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Bolder action needed for Chesapeake Bay recovery

Scientists monitor fish in the Chesapeake Bay as an indicator of water quality.

I write to compliment former state Sen. Gerald Winegrad, Patuxent Riverkeeper Fred Tutman and Kathy Phillips of the Assateague Coastal Trust for speaking the inconvenient truths about the serious conditions in the Chesapeake Bay (“‘Code red’ for the Chesapeake Bay,” Jan. 11). Indeed, the documentation they detail calls for much bolder action from our feckless so-called leaders in both the political and environmental community.

Not only do these “leaders” refuse to address the Bay’s biggest problem — agricultural pollution, especially manure from huge chicken operations — but they repeatedly take news about the bay and try to conflate it into a sign of their successes. For example, the spinmeisters were at work when Chesapeake Bay grasses increased 5 percent in 2017 and reached 104,843 acres declaring this to be a record amount. This is patently false, and the Chesapeake Bay Foundation continues to perpetuate this falsehood. Bay grasses covered 220,000 or more acres not that long ago and may have covered in the several hundreds of thousands of acres many years ago. Left out of this celebration was the fact that the bay states agreed in 2000 to achieve 185,000 acres of coverage by 2010, a goal they abandoned.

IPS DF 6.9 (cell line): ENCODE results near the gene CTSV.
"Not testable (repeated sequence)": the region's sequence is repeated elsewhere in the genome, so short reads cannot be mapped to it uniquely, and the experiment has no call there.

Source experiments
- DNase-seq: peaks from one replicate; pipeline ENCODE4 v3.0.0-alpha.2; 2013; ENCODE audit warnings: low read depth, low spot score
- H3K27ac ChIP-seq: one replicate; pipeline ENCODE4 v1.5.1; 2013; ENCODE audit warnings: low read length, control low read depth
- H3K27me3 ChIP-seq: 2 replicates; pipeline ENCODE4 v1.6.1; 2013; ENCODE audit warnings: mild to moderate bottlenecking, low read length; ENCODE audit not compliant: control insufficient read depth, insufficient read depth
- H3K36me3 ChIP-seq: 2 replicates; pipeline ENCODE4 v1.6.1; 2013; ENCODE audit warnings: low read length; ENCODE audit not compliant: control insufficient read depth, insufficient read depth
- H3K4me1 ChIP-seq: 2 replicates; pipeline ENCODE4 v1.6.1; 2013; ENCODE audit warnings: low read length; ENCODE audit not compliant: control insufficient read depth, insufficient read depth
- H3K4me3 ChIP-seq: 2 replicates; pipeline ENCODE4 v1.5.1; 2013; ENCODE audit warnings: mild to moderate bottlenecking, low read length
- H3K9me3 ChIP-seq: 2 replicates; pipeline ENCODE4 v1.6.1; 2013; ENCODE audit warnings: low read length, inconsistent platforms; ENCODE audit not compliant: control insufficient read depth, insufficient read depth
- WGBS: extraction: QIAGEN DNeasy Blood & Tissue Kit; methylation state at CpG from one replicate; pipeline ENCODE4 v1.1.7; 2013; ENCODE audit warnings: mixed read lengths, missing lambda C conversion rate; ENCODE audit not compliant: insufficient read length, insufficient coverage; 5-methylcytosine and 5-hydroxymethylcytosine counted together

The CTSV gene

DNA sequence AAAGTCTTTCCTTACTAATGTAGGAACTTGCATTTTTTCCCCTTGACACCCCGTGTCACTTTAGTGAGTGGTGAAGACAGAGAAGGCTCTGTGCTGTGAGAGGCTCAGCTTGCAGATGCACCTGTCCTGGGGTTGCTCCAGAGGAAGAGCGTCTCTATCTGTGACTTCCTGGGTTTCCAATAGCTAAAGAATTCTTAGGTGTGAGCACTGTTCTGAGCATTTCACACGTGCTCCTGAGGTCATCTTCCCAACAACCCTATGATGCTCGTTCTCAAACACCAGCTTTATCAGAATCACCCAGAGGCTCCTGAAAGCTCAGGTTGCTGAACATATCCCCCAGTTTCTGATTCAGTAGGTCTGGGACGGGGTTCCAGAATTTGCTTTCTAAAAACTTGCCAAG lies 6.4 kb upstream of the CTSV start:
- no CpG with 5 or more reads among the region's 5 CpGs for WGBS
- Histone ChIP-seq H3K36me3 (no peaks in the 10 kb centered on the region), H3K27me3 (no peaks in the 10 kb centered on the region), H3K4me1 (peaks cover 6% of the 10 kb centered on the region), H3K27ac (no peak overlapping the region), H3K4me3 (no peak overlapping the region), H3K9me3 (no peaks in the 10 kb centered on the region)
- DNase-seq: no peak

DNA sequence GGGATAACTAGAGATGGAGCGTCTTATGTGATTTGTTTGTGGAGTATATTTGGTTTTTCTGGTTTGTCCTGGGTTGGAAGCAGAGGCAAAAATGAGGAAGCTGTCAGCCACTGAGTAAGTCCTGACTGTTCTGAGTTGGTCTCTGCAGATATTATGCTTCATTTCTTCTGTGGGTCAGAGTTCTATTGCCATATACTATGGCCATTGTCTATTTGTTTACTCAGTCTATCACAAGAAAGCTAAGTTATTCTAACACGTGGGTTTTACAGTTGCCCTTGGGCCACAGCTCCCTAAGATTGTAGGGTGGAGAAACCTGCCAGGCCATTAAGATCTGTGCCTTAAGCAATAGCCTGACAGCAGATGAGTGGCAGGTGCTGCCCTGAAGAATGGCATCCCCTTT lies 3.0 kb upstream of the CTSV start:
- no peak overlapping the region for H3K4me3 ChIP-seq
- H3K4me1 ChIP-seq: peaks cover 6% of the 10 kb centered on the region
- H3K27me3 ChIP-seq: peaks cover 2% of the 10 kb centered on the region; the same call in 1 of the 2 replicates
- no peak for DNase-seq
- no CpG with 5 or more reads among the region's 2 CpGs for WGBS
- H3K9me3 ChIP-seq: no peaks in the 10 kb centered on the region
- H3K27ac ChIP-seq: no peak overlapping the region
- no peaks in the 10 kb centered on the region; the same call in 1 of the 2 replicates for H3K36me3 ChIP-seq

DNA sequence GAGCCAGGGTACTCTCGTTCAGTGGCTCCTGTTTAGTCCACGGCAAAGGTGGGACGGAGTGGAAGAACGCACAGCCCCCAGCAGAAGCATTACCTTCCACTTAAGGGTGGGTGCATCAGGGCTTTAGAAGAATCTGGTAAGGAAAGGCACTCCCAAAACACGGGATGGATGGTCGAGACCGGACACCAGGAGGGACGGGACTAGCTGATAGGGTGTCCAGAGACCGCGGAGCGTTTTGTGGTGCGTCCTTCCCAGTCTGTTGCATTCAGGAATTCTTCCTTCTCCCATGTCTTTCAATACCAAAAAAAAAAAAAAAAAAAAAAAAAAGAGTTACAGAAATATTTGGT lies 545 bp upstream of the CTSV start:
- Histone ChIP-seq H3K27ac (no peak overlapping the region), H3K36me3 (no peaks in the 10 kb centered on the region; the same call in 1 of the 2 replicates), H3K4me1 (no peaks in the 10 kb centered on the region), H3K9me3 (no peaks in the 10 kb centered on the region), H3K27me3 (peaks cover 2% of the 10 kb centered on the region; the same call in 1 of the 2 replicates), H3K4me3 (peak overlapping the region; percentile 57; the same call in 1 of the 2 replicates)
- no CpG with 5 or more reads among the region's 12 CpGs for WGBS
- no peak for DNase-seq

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With the crash of oyster populations, the decline in blue crabs and the failure to meet mandated, legally-binding pollution reductions, you would think there would be bold federal and state actions and EPA actions against the recalcitrant states. But instead, the Hogan administration, with the support of the Bay Foundation, is looking into whether to further delay the regulation of more poultry farms dumping millions of pounds of manure on soils that cannot take the excess nutrients. And one of the environmentalists’ big 2019 initiatives is a ban on polystyrene!

Let’s turn this ship around now and aggressively address agricultural and developed land runoff or watch the Bay perish.

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Ken Hastings, Mechanicsville

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